Cate McCurry, PA
Members of the Defence Forces have been joined by some of Michael Collins’ family at an event to mark the centenary of his death.
The event, held at Cathal Brugha Barracks in Dublin on Monday, came 100 years after Mr Collins was shot and killed during an ambush by anti-treaty forces near Béal na Bláth, Co Cork, during the civil war.
Some of his relatives visited the Defence Forces Military Archives at the barracks, and the museum which is home to Mr Collins’ death mask.
Also on display are his desk, the flag that was draped on his coffin and his Colt 45 pistol.
Brigadier General Tony Cudmore and Mary Clare O’Malley, grandniece of Mr Collins, gave addresses during the event.
They were followed by a wreath-laying ceremony, a minute’s silence, the playing of the national anthem and an Air Corps flypast.
Wreaths were laid by Brig Gen Cudmore and Angus Collins-O’Malley, great-nephew of Mr Collins.
Ms O’Malley told the crowd: “General Collins’ history is intertwined with that of the barracks itself, a testament to the turbulence of Irish history.
“Collins was to establish his home and office here during 1922.
“The barracks became a refuge for him from the war-ravaged streets of Dublin city.”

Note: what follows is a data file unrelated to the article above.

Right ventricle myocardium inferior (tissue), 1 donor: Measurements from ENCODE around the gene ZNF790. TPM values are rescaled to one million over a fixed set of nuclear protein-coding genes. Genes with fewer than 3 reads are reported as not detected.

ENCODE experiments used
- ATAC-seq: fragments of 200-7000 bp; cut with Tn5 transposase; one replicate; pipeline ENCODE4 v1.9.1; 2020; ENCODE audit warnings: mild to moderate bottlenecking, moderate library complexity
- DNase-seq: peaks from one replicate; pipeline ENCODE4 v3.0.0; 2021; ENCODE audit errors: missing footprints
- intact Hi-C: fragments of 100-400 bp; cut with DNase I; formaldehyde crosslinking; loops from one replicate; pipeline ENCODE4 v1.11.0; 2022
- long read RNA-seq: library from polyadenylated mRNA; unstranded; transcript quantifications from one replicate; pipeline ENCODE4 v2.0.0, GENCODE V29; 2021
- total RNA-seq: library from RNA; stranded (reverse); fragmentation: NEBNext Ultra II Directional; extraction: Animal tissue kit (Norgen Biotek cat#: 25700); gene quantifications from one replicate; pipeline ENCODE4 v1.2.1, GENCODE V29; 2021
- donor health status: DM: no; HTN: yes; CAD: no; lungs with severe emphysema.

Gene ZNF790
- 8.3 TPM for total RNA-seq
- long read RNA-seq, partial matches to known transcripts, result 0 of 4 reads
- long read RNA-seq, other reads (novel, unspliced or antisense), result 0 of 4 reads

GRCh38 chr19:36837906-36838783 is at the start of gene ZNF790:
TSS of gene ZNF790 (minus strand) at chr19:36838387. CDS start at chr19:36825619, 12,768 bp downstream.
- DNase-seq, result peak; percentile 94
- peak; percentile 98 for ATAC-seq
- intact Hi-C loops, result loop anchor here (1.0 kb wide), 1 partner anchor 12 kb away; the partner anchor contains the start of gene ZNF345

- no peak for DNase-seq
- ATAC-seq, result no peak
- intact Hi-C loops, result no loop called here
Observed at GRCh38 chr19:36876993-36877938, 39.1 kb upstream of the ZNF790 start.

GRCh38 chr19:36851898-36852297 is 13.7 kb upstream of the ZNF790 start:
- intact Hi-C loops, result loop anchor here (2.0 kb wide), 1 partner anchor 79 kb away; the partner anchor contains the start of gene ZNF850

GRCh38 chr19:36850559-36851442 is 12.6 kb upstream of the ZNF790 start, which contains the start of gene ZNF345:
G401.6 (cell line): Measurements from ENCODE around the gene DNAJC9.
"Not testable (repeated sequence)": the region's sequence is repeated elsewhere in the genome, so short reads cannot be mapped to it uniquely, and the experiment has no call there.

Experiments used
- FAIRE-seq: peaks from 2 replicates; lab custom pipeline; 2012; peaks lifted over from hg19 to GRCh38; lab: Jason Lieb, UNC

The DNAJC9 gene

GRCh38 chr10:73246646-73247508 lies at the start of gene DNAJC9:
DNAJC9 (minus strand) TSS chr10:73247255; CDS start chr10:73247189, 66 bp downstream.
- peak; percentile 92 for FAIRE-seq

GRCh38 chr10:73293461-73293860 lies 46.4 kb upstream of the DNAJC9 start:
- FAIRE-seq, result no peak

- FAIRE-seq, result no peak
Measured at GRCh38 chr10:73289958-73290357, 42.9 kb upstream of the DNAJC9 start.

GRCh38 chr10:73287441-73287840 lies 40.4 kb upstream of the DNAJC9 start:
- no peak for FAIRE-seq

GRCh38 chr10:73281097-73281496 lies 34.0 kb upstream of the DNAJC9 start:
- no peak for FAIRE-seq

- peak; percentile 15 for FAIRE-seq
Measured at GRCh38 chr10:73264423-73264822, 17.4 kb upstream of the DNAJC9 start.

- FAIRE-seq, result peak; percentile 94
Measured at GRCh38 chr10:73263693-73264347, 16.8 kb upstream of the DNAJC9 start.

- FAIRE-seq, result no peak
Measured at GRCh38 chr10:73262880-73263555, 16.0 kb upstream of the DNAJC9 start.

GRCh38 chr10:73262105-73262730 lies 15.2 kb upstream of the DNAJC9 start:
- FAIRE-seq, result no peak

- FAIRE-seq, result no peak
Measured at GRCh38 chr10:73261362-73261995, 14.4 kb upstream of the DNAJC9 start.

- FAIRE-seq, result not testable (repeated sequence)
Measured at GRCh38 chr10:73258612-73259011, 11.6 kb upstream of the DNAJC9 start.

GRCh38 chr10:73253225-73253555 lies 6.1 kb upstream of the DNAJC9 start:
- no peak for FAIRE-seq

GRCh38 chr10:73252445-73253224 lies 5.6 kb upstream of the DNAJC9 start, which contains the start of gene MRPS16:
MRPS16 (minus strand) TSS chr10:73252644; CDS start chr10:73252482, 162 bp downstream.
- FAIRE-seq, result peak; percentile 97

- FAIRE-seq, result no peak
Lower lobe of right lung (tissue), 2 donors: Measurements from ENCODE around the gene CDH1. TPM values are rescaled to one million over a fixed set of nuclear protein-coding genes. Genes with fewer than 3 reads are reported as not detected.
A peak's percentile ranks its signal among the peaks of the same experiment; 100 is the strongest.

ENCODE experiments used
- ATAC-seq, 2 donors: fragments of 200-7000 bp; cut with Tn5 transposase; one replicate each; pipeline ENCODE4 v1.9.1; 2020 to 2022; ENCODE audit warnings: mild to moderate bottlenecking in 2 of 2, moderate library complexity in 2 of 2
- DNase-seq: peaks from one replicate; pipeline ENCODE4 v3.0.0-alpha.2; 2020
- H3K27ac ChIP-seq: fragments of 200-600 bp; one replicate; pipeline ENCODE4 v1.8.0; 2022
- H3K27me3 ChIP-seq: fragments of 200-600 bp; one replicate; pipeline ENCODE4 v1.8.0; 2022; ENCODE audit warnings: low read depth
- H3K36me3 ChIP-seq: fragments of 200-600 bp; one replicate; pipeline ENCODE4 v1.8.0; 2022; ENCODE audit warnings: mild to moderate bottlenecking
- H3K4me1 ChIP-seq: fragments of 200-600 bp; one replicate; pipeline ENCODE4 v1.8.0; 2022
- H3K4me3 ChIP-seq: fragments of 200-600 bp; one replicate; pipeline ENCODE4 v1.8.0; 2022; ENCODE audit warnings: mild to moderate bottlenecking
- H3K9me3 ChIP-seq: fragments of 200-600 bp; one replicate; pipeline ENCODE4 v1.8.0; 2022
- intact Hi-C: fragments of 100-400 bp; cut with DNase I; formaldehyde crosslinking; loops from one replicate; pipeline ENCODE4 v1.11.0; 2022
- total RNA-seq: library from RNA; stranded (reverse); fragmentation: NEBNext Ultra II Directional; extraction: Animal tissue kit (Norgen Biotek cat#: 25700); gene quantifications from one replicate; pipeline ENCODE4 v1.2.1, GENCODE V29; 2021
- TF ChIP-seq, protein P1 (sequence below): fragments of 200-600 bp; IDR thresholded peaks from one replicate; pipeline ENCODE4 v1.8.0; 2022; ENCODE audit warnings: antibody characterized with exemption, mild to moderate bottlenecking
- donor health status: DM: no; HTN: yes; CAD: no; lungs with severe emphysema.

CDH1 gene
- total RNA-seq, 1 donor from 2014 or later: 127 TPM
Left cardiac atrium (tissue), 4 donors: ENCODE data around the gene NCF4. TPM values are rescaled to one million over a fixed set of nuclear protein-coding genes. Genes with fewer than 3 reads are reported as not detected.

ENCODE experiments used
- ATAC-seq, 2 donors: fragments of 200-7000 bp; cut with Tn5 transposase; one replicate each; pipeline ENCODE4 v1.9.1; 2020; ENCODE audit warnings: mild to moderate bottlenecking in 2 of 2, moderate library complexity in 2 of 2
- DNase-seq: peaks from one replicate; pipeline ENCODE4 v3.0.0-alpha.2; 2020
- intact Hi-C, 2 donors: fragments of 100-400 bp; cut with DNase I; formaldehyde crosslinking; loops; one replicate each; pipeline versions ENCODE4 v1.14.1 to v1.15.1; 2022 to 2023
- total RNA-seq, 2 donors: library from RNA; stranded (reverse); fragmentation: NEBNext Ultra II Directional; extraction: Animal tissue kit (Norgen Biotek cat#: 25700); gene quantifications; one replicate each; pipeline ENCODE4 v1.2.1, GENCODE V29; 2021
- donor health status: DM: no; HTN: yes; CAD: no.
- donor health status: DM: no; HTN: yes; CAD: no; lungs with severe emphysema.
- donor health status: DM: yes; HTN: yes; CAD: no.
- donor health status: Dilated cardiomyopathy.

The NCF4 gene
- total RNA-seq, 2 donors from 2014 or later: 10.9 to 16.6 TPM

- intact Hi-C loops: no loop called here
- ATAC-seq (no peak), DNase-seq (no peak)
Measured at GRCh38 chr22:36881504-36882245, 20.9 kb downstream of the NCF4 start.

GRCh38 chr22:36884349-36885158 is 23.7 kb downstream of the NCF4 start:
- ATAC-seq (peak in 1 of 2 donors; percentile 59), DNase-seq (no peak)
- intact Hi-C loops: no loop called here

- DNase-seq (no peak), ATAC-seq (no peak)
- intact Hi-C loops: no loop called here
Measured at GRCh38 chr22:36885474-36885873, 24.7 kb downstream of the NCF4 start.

He left the barracks two days before he was killed.
“Collins is perhaps the most analysed and debated individual of the 20th century Irish history,” Ms O’Malley said.
“We can’t let sentiment overpower accuracy, but he bequeathed to posterity a considerable body of writing, essays, speeches and articles.
“His legacy is formulated in his letters and, of course, his diaries. Recently his diaries were donated to the National Archive by the Collins family.”
On Sunday, Taoiseach Micheál Martin told a commemoration that Mr Collins’ death deprived Ireland of its best hope of reconciliation.
Mr Martin made history when he became the first Fianna Fáil taoiseach to speak at a commemoration for Mr Collins.
Thousands of people attended the ceremony in Mr Collins’ native West Cork.